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The Story Behind An Inscription
Vladimir Lvovich Burtsev (1862-1942) was an ardent opponent of monarchism, Bolshevism, and Nazism.
Lev Berdnikov

Dubbed “the Sherlock Holmes of the Russian Revolution” for exposing misdeeds of the tsarist secret police, he has always been a fascinating figure. My curiosity was therefore instantly provoked when, as I was doing research in the UCLA library, I happened upon a dedication he had written in one of his books. The book was Protocols of the Elders of Zion – A Proven Forgery.* The inscription read: “To dear Vasily Alexeyevich Maklakov from his client (1913). Vladimir Burtsev, February 24, 1938. In this book I defend that which you have always defended.”

Just what was it that Burtsev spent his life defending? “The fight against anti-Semitism is our common cause!” he never tired of proclaiming, and, over the course of his long life, he was unwavering in his adherence to this idea. This fight took on new importance after the October Revolution, when the presence of a few prominent, ethnically-Jewish Bolsheviks among its leaders led many in the White émigré community to blame Jews as a whole for the revolution. (Even today, Jews are called on to publicly repent the misdeeds of Sverdlov, Zinoviev, Yurovsky and other prominent revolutionaries with Jewish roots.) During the Civil War that followed the revolution, frenzied antiSemitism led to a spike in bloody pogroms.

In late 1919, Burtsev began a series of trips to Crimea and the Caucasus to gain audiences with Generals Denikin and Wrangel, to ask, convince, and ultimately insist that they take urgent measures to stop the barbarity. He tenaciously argued that the communist leaders were “renegades of the Jewish nation” with “no ties to Jewish history, Jewish religion, or the Jewish masses,” calling them “nothing but internationalists preaching ideas shared by socialists from other ethnic groups” and “outright enemies of the Jewish nation as a whole.” They were “swindlers who cut their ties to Judaism” and had absolutely nothing to do with it. Russia’s Jews as a whole “were not involved in Bolshevism and were not responsible for it, including those Jews forced to live and work under the Bolsheviks despite not being Bolsheviks themselves, just like many Russians who are committed anti-Bolsheviks.”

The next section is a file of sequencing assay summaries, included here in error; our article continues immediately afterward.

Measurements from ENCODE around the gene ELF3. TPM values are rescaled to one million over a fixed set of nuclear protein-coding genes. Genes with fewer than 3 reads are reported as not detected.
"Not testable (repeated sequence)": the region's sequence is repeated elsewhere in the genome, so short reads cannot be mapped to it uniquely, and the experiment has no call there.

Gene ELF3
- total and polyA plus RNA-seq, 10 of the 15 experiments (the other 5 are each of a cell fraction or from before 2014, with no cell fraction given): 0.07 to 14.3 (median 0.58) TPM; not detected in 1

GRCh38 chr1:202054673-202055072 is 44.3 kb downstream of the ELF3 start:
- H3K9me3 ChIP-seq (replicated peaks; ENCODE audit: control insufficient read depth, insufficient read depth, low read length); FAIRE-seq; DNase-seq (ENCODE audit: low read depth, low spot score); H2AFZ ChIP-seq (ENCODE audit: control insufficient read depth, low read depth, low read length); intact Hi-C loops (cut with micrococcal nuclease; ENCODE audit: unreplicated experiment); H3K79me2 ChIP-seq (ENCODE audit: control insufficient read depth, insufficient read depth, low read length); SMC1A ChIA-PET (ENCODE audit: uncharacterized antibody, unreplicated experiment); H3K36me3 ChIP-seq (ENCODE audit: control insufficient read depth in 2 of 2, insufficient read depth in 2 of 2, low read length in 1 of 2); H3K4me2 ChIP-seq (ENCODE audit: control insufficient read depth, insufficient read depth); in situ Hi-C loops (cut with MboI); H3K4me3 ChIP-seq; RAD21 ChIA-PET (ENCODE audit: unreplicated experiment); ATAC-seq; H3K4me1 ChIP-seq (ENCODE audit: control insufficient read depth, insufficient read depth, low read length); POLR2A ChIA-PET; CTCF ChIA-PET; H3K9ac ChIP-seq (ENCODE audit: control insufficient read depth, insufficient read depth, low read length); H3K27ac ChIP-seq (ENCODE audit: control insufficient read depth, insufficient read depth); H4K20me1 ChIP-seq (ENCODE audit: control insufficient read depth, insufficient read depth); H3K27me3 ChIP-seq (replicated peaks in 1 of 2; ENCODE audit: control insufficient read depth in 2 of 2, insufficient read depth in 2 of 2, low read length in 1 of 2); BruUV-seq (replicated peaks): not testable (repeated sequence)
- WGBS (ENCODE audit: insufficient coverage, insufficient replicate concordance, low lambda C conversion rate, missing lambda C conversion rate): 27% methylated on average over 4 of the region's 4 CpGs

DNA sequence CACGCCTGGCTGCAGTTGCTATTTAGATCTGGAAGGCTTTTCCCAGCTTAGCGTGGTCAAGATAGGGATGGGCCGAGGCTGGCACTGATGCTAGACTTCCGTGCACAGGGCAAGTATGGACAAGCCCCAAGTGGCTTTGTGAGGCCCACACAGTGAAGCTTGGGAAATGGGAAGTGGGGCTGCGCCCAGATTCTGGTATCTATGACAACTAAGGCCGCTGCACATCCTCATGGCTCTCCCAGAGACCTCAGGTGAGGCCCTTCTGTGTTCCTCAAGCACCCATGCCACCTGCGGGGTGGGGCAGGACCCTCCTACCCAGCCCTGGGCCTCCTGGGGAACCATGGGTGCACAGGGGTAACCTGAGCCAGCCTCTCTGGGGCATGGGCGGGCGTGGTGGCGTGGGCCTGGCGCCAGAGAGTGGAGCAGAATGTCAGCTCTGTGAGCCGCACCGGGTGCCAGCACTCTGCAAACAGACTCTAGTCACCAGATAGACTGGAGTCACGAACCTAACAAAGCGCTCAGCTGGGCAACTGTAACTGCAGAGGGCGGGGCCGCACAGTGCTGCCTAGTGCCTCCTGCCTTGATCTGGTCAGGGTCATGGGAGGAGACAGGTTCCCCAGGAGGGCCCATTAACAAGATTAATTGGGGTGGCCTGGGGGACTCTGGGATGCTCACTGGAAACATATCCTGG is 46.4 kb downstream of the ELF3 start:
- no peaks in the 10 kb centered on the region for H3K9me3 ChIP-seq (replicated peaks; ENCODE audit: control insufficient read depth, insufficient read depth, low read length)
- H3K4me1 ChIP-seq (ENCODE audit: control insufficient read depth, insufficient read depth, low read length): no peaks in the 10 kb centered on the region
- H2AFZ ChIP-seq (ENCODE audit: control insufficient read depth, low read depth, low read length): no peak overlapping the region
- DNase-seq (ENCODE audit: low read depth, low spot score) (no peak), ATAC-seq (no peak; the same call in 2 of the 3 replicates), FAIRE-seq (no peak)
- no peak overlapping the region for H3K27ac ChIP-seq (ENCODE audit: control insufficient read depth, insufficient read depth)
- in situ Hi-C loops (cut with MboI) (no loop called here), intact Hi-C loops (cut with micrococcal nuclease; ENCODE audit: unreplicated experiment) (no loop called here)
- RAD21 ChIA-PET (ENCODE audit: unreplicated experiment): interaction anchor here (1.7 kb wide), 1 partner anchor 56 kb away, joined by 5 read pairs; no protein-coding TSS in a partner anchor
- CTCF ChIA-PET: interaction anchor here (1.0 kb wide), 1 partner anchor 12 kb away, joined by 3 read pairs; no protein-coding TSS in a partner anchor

Although he himself was not Jewish, Burtsev took a lively and heartfelt interest in the Jewish question.

He found himself “at the wellspring of most of the Jewish national currents,” including the Bund and Zionism. Ties of friendship bound Burtsev with prominent Jews holding the most varied political views, such as the Zionist Daniil Pasmanik and the anti-Zionist Henrik Sliozberg, along with many others who attracted him with their “sincerity, honesty, and competence.” He was present at the First Zionist Congress in Basel in 1897, presided over by Theodor Herzl, who impressed Burtsev with his exuberance and charisma and whose idea of creating a Jewish homeland in Palestine he enthusiastically supported. Burtsev relentlessly attacked anti-Semitism on the pages of the Russian-language newspaper he published in Paris, Common Cause (Obshchee delo, 1918-1922, 19281933), contending that the entrenched Judeophobia infecting a significant portion of the White émigré community only served to undermine the “common cause” under whose banner all true patriots of Russia should be uniting: the struggle against the communist regime.